Philip Catherine

Like all great jazz artists before him, guitarist Philip Catherine (°1942) has been crucial in the history of jazz evolution.

Brussels Jazz Festival - Flagey, 13.01
7.15 p.m.: documentary ‘Philip Catherine, de weg naar Helsinki’
8.15 p.m.: Philip Catherine & Strings

Like all great jazz artists before him, guitarist Philip Catherine (°1942) has been crucial in the history of jazz evolution, as evidenced by his encounters and recordings with icons like Dexter Gordon and Stéphane Grapelli. He now in turn works with young talents of the new generation such as Antoine Pierre and Nicolas Andreoli.


Who is… Philip Catherine?

He performs his first jam sessions as a sixteen-year-old lad with no less than Sonny Stitt and Daniel Humair. A few years later, he is already touring with Lou Bennet as opening act for Monk. This marks the start of an impressive career. Over the years, Philip Catherine works with the most prestigious names on the international jazz scene: Jean-Luc Ponty, Dexter Gordon, Chet Baker, Tom Harrell, Ron Carter, Charles Mingus, Benny Goodman and not forgetting of course Toots Thielemans. And the list just keeps growing.
The secret to his success: his broad-ranging view, his very personal guitar wizardry, his impressive sense of melody and lyricism, the clarity of his playing, and last but not least, his surrealistic sense of humour. His latest challenge of many is a concert with his own compositions, performed with his quartet and accompanied by a string orchestra.


What is…

… your favourite place in Brussels?

When I was still living in the neighbourhood, I used to take strolls in the nearby Bois de la Cambre. Since I have an apartment here opposite the Brussels-South railway station, I am not going there for walks anymore. I am constantly on tour and as such, I have no other choice but to take into account the practical side of things, that is have something to eat and drink on time and preferably in a familiar setting. So for instance, I am a regular customer at the Greek restaurant Athenes, right around the corner at number 22 rue de l’Argonne. I also often go to a North-African greasy-spoon located somewhere on avenue Fonsny, and which uses a giant bag of chips as outdoor sign. By no means exceptional places but they are dear to my heart. A must-see in the area, from an architectural point of view, is the Art Nouveau brasserie La Porteuse d’Eau (avenue Jean Volders 48, Saint-Gilles) which has kept its original period features intact. I go there for a nice cup of coffee. You can also have a bite to eat there if you feel like it.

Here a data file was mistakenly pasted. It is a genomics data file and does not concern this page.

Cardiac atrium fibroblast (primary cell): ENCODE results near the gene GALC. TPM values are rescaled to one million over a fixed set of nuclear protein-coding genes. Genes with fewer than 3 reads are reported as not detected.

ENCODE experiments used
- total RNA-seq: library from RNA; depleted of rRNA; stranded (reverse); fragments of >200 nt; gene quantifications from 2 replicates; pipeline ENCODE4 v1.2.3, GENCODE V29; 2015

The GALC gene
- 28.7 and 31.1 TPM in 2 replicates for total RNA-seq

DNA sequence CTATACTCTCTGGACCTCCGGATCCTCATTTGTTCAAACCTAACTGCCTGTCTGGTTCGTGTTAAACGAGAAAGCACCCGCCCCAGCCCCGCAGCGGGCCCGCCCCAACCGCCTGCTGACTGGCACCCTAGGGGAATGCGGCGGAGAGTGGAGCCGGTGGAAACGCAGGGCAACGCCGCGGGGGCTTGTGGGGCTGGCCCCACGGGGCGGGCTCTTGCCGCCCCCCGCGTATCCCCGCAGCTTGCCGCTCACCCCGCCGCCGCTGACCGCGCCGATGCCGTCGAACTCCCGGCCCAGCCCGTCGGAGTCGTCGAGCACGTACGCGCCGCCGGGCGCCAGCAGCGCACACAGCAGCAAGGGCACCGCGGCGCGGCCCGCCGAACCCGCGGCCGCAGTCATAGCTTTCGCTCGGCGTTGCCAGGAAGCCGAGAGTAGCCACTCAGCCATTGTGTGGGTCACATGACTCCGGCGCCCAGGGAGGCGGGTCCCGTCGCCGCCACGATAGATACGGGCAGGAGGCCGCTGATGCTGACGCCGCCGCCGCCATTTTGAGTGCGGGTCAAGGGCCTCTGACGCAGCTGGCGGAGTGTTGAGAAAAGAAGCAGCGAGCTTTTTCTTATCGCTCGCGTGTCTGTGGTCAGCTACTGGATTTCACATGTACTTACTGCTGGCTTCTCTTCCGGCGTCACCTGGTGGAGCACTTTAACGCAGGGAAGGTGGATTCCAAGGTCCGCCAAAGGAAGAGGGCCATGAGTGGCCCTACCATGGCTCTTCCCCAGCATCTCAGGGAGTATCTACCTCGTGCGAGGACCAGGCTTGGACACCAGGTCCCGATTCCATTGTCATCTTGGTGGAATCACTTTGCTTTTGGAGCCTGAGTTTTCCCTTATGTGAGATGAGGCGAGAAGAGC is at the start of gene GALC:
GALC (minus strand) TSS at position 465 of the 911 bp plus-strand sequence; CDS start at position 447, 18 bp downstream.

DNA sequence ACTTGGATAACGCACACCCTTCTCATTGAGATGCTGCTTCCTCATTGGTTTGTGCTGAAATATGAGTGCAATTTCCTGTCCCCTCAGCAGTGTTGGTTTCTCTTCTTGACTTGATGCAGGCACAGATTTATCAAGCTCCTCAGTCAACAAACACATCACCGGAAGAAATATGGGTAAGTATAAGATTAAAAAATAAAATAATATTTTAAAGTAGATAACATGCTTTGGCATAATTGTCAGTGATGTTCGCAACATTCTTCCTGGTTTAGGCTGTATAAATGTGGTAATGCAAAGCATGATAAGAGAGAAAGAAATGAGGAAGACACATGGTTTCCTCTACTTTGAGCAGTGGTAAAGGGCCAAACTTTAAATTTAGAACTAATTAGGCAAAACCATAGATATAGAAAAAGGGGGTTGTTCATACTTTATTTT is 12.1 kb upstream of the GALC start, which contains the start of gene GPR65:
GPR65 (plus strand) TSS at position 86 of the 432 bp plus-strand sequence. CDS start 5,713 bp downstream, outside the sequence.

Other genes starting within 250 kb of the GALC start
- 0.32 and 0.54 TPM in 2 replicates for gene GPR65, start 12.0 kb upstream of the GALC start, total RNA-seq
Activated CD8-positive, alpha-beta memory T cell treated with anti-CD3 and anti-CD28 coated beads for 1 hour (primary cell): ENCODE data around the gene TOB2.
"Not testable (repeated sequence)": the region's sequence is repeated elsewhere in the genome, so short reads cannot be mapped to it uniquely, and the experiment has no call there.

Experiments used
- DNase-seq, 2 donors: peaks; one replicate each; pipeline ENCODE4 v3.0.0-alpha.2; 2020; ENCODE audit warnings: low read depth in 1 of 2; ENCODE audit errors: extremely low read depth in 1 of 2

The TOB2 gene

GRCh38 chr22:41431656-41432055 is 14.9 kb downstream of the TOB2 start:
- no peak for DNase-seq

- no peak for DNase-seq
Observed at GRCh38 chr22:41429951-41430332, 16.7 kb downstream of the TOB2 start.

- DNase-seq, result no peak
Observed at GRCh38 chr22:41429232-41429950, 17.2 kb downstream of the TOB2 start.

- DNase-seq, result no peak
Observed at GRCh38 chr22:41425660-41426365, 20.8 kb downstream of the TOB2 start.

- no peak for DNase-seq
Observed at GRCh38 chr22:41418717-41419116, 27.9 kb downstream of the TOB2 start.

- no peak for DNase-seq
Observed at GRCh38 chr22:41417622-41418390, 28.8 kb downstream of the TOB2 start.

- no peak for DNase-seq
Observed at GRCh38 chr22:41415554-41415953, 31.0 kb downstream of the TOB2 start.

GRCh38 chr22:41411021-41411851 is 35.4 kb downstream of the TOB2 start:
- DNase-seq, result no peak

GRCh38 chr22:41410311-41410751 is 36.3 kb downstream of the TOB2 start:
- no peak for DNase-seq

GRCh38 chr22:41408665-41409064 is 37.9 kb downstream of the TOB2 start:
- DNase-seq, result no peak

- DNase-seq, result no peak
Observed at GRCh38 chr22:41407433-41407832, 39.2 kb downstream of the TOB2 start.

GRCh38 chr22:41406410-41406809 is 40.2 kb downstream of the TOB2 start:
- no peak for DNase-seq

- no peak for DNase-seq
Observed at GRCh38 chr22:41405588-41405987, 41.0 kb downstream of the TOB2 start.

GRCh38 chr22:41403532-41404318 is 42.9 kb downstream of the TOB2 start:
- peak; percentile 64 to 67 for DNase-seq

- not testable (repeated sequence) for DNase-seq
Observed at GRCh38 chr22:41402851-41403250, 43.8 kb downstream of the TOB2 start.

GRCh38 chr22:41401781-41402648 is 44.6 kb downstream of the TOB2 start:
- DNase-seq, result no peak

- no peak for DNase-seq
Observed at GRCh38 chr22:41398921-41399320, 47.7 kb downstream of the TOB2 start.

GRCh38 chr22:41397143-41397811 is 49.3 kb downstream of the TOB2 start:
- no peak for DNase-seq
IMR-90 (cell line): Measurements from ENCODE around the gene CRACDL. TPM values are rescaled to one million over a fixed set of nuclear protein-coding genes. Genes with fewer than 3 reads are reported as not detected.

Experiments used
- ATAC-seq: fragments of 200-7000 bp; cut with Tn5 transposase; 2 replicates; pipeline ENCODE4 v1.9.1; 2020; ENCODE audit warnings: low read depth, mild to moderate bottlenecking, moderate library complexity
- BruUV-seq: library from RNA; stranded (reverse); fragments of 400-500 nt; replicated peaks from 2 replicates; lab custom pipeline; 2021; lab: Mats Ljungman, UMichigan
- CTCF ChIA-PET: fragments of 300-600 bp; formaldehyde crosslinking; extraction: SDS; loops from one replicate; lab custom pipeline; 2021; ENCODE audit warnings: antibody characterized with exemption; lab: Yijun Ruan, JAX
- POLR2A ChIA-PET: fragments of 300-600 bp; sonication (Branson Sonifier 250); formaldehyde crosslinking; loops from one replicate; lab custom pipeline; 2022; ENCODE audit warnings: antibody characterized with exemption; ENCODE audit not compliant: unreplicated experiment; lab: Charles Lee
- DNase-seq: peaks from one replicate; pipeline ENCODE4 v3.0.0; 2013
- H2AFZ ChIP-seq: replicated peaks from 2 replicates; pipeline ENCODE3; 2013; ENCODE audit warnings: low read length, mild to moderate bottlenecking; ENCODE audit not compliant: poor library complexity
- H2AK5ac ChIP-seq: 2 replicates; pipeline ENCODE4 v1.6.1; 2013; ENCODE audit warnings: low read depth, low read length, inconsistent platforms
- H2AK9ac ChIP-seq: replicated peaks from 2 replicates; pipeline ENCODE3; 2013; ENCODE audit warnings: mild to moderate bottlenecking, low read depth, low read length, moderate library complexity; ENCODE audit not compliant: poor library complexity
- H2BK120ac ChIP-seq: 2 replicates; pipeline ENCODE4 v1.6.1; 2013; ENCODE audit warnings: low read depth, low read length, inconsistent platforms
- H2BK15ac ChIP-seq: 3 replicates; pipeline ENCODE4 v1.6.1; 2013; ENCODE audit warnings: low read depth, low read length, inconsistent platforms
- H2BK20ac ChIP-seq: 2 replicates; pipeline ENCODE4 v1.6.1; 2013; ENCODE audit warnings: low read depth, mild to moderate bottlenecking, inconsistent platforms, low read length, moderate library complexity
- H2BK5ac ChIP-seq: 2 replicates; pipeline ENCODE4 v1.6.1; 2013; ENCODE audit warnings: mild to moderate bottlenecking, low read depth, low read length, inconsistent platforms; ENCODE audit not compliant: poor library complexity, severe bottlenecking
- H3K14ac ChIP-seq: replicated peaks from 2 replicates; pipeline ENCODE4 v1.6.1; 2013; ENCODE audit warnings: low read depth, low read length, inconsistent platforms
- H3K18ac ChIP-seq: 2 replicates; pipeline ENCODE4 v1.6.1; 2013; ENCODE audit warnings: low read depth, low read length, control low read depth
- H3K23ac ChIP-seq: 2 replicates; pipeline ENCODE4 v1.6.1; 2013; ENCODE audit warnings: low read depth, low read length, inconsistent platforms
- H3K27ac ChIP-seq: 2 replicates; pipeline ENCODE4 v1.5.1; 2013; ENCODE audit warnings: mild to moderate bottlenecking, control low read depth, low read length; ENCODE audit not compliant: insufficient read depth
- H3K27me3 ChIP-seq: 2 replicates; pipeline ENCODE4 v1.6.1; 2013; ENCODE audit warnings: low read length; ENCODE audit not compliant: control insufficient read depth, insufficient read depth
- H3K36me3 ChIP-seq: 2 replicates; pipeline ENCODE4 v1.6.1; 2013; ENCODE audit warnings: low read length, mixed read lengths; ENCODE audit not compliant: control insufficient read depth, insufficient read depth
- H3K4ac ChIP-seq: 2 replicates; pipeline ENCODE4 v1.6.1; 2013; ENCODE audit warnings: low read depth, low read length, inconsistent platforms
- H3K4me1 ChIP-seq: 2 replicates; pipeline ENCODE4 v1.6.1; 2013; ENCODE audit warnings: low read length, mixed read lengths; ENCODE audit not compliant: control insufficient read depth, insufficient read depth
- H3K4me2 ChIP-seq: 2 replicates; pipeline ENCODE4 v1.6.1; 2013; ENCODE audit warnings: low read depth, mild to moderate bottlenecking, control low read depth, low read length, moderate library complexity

… your fondest memory of a concert in Flagey?

So right there off the cuff, I think of a concert by Lionel Loueke several years ago. I was impressed by his consummate musicianship. Also, I was particularly moved by his combination of guitar and singing. Personally, I never sing, although I did when I first started. I must have been fifteen or sixteen years old and I entered a competition organised by Ciné Revue (editor’s note: well-know French-speaking Belgian film magazine) in a Brussels cinema. I interpreted a song by Tommy Steele. That was more or less the last time that I gave it a go. Since then, I try to make my guitar sing.


… the last CD or album you bought for yourself?

 ‘The Art of the Song’ by the Charlie Haden Quartet West with string ensemble, bought on iTunes. I have just completed a series of gigs with bassist Martin Wind to promote our duo CD ‘New Folks’ and while we were in his car, he put this music on. Also, pianist Jeroen D’Hoe, with whom I recently performed together with Martin Wind and Paul Michiels, mentioned this album. Hence, reasons enough to buy it... all the more so since I am in the middle of my own project with strings.


… your favourite quote of the moment?

“If it ain’t broke, don’t fix it”. What I mean by that is that concert organisers do not want to book you unless you come up with a special project. As a result, I have far too few opportunities to perform with my usual quartet. The only way you can evolve with a band, is by playing together as a band regularly. One need look no further than the leading jazz musicians of the past. Back then, there is no way organisers would have ever considered – just to give you an example – asking Miles to show up with a different bassist or proposing Duke Ellington to perform with Scottish bagpipes.